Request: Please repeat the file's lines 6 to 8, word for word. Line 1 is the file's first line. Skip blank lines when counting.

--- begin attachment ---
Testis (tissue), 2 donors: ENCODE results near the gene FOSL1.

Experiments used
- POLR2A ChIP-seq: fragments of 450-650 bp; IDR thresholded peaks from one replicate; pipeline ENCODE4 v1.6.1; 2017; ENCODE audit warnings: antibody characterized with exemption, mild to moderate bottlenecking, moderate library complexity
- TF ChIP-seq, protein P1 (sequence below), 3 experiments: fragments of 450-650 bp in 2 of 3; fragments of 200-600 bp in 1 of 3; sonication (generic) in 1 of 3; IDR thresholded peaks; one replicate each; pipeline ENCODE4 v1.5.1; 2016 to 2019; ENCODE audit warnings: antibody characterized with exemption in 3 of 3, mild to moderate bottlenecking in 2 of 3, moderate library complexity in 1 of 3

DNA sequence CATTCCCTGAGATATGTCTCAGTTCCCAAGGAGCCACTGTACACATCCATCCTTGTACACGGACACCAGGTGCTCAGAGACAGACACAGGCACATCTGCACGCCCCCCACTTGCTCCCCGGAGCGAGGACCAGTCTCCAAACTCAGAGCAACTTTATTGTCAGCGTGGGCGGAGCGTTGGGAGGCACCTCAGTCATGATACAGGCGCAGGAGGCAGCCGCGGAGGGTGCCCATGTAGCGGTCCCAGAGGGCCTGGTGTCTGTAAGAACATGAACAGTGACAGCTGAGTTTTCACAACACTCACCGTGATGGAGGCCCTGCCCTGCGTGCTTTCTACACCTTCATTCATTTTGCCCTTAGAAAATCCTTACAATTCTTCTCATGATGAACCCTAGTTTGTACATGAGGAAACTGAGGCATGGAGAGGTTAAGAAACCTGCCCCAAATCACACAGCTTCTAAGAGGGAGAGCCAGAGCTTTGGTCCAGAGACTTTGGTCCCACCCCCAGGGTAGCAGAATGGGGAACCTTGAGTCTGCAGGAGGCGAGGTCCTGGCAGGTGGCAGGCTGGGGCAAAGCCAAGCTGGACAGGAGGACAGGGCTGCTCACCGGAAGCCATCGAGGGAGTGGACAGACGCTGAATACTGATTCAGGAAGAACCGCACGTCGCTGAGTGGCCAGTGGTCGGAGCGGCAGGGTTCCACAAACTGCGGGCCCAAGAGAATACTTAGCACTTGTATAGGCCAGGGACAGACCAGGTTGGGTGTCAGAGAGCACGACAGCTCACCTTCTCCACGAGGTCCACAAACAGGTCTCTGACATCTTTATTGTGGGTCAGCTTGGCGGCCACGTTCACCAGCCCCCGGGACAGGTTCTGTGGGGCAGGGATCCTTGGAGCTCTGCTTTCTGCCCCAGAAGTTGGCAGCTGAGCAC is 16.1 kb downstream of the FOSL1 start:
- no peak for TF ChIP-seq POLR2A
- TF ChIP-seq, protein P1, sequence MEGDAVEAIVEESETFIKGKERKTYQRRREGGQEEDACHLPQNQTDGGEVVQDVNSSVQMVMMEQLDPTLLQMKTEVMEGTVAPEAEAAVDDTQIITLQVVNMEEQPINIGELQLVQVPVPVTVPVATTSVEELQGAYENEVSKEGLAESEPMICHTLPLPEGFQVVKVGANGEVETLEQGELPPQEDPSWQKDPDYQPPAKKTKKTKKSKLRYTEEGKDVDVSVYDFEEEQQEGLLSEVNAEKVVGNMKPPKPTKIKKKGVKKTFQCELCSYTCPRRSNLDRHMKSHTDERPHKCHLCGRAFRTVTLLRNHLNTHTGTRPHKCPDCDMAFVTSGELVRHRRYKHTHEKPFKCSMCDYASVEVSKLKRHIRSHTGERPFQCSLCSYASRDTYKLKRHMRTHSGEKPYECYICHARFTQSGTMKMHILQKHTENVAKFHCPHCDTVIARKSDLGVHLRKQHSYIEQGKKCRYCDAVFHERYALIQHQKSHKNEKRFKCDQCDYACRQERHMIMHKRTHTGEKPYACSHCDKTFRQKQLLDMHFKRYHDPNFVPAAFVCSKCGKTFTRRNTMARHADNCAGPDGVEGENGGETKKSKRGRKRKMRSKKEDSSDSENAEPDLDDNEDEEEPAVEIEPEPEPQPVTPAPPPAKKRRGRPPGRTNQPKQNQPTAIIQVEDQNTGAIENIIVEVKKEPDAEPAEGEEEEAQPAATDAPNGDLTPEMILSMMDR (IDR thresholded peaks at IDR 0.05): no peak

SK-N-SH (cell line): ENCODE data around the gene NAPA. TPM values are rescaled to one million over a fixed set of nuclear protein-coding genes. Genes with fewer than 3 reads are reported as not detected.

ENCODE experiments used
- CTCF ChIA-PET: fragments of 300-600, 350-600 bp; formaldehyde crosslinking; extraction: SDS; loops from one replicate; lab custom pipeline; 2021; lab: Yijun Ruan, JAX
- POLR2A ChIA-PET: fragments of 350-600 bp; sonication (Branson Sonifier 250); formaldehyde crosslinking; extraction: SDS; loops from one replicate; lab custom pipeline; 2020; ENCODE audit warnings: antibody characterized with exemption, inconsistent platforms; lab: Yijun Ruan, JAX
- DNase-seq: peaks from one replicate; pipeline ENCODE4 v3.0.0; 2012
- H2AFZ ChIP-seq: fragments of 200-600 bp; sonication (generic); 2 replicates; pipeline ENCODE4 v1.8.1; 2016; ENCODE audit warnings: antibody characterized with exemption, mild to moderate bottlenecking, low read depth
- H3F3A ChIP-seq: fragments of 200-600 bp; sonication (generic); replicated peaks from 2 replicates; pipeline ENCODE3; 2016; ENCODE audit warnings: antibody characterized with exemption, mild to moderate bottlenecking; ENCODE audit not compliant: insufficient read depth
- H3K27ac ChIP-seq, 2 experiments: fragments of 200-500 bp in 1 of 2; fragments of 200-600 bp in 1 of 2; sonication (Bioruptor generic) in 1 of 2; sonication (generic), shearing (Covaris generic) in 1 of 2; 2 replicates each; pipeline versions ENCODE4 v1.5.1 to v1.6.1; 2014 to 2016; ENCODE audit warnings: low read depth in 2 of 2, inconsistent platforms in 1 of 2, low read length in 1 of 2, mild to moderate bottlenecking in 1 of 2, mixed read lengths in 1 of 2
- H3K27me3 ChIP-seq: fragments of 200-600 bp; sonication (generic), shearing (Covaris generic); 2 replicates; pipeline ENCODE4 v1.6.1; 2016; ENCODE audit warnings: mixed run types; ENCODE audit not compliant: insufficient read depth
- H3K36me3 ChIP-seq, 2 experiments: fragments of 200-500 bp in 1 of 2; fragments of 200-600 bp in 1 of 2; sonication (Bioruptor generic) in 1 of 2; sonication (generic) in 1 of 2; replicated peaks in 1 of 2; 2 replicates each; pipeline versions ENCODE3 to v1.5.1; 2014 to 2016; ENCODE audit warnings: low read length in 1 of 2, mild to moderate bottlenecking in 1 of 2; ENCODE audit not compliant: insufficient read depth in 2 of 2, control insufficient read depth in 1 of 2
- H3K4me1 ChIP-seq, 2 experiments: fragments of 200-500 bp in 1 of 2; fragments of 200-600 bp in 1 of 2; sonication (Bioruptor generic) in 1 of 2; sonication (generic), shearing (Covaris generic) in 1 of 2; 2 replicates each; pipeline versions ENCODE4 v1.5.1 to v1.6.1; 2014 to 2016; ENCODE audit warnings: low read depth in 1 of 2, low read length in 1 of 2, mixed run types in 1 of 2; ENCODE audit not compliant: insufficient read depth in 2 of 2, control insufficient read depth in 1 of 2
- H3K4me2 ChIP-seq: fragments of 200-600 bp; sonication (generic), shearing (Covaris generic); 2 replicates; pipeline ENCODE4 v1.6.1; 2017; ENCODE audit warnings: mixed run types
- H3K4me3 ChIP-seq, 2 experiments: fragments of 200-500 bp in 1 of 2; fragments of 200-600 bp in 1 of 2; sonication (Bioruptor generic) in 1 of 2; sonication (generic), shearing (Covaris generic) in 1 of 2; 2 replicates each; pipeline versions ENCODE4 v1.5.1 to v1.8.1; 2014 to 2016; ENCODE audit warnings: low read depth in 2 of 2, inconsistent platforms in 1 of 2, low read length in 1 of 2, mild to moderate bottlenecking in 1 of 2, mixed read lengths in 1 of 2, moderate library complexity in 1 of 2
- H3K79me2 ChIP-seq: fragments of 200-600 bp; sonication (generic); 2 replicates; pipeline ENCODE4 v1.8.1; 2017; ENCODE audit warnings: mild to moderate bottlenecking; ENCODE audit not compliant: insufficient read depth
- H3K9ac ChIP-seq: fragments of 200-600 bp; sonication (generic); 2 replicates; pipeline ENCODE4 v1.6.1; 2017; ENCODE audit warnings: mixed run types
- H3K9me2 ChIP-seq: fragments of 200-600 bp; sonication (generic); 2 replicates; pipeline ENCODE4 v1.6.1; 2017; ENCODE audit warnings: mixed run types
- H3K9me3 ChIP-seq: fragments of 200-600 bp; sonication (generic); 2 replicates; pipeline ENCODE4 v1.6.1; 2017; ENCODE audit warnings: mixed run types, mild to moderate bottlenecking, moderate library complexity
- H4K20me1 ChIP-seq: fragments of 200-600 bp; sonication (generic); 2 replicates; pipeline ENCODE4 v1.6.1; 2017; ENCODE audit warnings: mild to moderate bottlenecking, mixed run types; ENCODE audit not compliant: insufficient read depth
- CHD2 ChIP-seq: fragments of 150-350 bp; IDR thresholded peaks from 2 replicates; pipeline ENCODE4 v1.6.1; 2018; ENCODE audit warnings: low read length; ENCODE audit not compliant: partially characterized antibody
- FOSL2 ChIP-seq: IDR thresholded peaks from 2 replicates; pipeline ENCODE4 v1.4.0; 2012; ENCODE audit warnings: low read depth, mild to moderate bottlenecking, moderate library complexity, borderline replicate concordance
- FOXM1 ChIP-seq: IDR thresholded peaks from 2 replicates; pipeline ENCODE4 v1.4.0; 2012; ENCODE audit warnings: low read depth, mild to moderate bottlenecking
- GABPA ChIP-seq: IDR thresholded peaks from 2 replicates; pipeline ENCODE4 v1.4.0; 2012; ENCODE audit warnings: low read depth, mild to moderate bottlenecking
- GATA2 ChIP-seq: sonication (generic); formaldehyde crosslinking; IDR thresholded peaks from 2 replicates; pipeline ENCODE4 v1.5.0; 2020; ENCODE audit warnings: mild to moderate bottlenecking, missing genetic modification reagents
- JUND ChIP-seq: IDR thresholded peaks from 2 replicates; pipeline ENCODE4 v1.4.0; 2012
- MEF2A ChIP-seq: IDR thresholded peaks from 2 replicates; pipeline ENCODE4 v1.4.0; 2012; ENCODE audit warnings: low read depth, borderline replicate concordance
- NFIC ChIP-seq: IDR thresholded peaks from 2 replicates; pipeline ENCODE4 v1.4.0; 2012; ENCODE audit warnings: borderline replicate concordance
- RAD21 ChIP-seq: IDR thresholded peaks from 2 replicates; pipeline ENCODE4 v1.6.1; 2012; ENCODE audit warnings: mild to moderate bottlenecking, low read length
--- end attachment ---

- no peak for TF ChIP-seq POLR2A
- TF ChIP-seq, protein P1, sequence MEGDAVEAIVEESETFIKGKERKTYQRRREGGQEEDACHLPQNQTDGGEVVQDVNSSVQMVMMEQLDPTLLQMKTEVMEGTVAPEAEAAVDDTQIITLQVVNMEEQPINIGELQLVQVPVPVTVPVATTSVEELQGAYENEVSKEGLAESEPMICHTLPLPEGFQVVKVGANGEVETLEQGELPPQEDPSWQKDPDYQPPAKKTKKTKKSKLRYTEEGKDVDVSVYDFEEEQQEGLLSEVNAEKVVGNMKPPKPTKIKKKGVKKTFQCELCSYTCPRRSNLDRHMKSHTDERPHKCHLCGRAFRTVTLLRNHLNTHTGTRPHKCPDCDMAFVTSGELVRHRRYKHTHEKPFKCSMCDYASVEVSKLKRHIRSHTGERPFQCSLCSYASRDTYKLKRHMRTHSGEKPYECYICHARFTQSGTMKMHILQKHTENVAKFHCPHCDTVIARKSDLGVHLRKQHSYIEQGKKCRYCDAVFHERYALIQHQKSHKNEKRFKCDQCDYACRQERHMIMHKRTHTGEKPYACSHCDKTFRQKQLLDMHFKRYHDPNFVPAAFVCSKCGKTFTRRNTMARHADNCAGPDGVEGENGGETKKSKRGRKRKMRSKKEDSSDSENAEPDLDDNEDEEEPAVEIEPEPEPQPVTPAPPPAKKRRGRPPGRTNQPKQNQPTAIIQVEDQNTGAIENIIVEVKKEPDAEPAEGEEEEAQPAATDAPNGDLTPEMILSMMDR (IDR thresholded peaks at IDR 0.05): no peak

SK-N-SH (cell line): ENCODE data around the gene NAPA. TPM values are rescaled to one million over a fixed set of nuclear protein-coding genes. Genes with fewer than 3 reads are reported as not detected.